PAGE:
Read some interesting research recently from Brandes Institute who are a well know US Value Manager. They have produced research on the performance of the well known value factor and the graphic above comes from a write up about this which appeared recently on Value Walk which I find to be a useful website.
They extended previous US based research to cover global markets and found the same positive results for Value versus glamour stocks. They did however point out that there can be extended period when value underperforms such as in the late 1990's tech boom, but overall it outperforms more often than not. Interestingly from the graphic above it seems that non- US developed market value stocks seem to perform slightly better than US ones and suffer fewer periods of under performance. If this is of interest to you then you can read more by clicking the image above or download the original Brandes report below.
Another interesting research document I cam across recently looked at a Consumption-Based Explanation of Expected Stock Returns. I cam across this thanks to the awesome Wes Gray, one of the the authors of Quantitative Value, at his website. In this recent post he looked at significant and robust out performing factors such as Value and momentum and these were matched by the aforementioned Consumption based model as researched by Motohiro Yogo.
It is quite a technical paper with lots of stats to wade through and I'm not sure how applicable it is to everyday investing other than as a guide to think about how you might allocated between value, growth, large and small cap given where you are in the economic / stock market cycle. The author's conclusions were as follows:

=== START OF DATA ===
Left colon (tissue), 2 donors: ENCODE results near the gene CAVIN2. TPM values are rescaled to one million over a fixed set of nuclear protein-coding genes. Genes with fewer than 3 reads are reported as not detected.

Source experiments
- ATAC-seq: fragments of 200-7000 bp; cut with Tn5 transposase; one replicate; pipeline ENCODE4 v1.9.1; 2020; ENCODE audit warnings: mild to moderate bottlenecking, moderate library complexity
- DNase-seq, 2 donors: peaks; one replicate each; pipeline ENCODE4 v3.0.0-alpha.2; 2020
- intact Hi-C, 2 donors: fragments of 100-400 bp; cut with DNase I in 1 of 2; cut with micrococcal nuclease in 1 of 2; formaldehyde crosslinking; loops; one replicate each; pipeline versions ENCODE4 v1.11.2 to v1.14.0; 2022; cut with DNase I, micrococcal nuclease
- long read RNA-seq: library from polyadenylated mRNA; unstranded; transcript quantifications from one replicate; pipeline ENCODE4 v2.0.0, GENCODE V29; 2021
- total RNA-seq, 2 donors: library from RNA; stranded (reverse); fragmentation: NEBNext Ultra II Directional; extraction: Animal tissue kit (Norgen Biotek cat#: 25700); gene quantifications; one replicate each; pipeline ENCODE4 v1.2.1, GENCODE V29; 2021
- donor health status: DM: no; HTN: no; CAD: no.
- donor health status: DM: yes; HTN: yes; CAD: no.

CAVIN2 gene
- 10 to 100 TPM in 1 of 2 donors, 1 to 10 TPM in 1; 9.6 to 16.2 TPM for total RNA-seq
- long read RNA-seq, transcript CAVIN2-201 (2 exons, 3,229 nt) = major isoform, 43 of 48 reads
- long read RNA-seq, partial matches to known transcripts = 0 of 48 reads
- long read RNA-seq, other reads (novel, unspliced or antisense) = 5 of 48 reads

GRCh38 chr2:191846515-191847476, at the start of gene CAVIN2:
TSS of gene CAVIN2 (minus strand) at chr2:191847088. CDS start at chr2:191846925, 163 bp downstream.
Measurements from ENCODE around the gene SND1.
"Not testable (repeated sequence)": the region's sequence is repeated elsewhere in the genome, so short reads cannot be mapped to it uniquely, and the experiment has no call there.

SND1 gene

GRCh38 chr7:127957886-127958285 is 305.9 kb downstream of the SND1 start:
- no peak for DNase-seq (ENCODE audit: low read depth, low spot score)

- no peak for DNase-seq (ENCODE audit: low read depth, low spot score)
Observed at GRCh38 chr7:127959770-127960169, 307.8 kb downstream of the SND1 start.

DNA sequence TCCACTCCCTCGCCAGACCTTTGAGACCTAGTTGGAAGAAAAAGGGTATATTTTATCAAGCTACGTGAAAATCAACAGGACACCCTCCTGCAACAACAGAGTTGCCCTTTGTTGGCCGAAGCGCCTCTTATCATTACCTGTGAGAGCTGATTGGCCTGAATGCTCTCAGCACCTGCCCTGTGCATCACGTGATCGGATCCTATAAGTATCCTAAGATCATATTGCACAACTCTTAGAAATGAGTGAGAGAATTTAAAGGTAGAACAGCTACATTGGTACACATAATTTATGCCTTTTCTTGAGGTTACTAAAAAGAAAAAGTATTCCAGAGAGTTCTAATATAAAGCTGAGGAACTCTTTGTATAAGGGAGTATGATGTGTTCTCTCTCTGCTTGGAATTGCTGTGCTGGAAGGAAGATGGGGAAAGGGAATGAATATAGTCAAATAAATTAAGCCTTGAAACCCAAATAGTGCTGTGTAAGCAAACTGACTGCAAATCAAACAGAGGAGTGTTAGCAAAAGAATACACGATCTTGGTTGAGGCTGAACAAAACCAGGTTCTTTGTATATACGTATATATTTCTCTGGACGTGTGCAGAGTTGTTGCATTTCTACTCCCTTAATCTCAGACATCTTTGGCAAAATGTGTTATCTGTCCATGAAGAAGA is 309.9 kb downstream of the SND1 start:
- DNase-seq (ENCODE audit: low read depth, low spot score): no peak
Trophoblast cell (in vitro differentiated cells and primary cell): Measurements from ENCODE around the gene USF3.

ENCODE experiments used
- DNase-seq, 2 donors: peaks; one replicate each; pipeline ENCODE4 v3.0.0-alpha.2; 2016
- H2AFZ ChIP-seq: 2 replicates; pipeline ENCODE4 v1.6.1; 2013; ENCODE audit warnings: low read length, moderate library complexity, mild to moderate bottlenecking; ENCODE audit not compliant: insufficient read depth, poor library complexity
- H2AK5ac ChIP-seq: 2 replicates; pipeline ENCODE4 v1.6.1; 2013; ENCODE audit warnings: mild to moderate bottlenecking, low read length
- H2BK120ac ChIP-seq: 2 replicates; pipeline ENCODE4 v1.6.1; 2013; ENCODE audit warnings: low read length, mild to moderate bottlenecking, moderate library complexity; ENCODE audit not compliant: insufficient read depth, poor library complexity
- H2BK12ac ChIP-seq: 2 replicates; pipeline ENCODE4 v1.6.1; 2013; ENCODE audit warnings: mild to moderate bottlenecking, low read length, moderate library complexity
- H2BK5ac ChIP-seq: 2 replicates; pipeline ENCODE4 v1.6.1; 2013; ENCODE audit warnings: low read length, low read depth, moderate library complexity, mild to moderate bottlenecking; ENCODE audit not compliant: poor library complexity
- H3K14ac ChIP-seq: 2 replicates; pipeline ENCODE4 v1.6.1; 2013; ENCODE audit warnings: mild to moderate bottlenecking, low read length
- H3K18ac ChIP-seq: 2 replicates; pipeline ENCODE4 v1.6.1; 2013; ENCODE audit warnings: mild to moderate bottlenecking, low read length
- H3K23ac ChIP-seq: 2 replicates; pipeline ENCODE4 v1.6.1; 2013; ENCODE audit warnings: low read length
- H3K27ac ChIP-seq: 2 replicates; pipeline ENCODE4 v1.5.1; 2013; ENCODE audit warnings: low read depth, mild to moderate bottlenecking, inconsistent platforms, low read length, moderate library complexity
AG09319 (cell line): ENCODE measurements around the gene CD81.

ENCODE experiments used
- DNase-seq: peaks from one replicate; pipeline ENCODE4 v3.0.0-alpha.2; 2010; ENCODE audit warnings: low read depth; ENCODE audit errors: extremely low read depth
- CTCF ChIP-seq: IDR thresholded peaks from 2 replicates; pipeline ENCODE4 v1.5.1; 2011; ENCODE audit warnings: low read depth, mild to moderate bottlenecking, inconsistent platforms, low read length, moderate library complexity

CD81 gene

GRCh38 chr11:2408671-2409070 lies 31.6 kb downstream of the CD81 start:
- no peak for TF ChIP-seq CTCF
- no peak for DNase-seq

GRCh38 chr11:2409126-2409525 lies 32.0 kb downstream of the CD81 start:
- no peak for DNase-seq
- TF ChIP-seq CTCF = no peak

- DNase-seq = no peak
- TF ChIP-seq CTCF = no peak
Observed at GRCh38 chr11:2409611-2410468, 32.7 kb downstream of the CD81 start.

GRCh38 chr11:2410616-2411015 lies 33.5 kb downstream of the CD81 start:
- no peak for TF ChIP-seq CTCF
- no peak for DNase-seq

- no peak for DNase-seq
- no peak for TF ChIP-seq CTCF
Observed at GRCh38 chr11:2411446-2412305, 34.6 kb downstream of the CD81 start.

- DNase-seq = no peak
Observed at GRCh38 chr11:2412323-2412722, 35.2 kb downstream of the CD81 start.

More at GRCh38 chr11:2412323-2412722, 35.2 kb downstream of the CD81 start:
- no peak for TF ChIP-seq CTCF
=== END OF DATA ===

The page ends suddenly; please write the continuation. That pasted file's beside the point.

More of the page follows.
Regardless of whether one believes in the representative household model, this paper has
uncovered some intriguing facts about stock returns and the business cycle, which should
guide future research.
1. Small stocks and value stocks have higher non durable and durable consumption betas
than big stocks and growth stocks. The returns on small stocks and value stocks are
more pro-cyclical than those on big stocks and growth stocks.
2. The expected stock return is high (low) when non durable consumption growth is high
(low) relative to durable consumption growth. The equity premium is strongly counter-
3. The conditional covariance of stock returns with durable consumption growth is high
(low) when non durable consumption growth is high (low) relative to durable consumption growth.
Stock returns tend to be unexpectedly low (high) during recessions (booms).
The bottom line quite obviously is that stocks do well in booms and badly in busts, but intriguingly small cap and value stocks seem to be geared into this cycle which I guess makes intuitive sense. Any way as I say not sure how one can apply this other than maybe making sure that you are up to speed with how the economy is shaping up and if a recession looks like it is on the way then obviously invest accordingly. I guess one could track durable v non-durable consumption from economic data releases and maybe use this as a signal. You can get a copy of the whole 62 page paper from within Wes Gray's post above if that is of interest to you.
Next up if you are still with me is an oldie but goodie from Tweedy Browne, another well known US Value manger called
The High Dividend Yield Return Advantage.
I'll let that speak for itself if you haven't seen it before then I would highly recommend it. While on a similar track I attach below some interesting research on Dividends: A review of Historic Returns - which also makes interesting reading in my opinion.
Compound Income Scores Research
Finally, if you are still with me, hopefully I have saved the best until last. Please find attached below a short e-book I have written explaining the background to and the research underpinning the Compound Income Scores, enjoy and have a great weekend.